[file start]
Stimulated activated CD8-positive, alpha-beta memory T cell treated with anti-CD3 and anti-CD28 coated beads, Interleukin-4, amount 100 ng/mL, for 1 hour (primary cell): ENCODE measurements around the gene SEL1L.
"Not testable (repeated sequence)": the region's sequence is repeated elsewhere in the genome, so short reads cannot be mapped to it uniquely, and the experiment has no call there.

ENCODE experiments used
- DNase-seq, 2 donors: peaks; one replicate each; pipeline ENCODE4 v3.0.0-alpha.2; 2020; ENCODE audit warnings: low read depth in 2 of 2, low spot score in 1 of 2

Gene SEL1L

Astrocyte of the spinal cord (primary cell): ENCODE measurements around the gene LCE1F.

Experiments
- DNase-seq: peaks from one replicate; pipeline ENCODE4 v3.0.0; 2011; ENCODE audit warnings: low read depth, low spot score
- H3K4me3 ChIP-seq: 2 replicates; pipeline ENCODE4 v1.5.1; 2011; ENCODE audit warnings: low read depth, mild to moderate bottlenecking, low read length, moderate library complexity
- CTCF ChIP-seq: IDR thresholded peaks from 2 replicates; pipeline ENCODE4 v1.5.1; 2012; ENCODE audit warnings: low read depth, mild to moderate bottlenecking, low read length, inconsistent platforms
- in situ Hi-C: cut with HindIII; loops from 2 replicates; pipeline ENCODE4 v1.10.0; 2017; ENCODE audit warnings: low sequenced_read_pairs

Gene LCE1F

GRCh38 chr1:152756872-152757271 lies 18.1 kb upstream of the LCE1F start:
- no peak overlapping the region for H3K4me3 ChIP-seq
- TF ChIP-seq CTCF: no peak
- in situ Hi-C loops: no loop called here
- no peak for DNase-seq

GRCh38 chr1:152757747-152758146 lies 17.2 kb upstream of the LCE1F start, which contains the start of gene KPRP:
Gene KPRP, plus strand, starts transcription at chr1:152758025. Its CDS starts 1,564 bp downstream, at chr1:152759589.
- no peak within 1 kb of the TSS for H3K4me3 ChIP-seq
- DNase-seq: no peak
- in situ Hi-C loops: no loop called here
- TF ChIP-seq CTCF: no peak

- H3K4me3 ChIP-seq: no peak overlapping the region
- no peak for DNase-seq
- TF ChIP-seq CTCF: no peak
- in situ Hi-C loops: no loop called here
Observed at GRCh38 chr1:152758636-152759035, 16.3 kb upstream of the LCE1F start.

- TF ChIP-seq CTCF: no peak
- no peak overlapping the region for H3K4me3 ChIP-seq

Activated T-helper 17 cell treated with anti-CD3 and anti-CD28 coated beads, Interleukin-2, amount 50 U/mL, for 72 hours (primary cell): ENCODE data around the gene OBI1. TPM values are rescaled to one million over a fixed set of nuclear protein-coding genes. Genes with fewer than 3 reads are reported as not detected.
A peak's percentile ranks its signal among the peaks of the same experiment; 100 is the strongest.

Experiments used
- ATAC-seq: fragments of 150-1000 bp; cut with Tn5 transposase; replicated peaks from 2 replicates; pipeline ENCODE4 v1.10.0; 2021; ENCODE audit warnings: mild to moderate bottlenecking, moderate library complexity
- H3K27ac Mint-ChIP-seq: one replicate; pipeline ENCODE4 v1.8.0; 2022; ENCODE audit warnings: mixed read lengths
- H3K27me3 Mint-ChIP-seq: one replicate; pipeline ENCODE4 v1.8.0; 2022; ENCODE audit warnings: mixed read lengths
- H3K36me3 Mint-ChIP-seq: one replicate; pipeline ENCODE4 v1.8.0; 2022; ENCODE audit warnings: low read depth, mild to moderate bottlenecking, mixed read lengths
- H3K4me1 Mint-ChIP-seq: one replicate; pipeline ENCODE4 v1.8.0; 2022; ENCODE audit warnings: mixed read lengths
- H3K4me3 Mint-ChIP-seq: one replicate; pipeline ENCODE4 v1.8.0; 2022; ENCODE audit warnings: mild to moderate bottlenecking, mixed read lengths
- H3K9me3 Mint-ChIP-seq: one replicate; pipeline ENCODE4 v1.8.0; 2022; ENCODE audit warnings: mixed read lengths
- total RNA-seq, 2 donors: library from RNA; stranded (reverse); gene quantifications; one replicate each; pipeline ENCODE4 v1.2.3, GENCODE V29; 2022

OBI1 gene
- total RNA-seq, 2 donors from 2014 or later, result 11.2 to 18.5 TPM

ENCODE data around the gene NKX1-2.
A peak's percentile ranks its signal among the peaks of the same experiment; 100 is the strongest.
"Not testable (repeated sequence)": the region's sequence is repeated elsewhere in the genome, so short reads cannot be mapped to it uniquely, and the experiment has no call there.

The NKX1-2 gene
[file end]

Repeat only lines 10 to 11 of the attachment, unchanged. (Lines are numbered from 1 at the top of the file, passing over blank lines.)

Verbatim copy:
- CTCF ChIP-seq: IDR thresholded peaks from 2 replicates; pipeline ENCODE4 v1.5.1; 2012; ENCODE audit warnings: low read depth, mild to moderate bottlenecking, low read length, inconsistent platforms
- in situ Hi-C: cut with HindIII; loops from 2 replicates; pipeline ENCODE4 v1.10.0; 2017; ENCODE audit warnings: low sequenced_read_pairs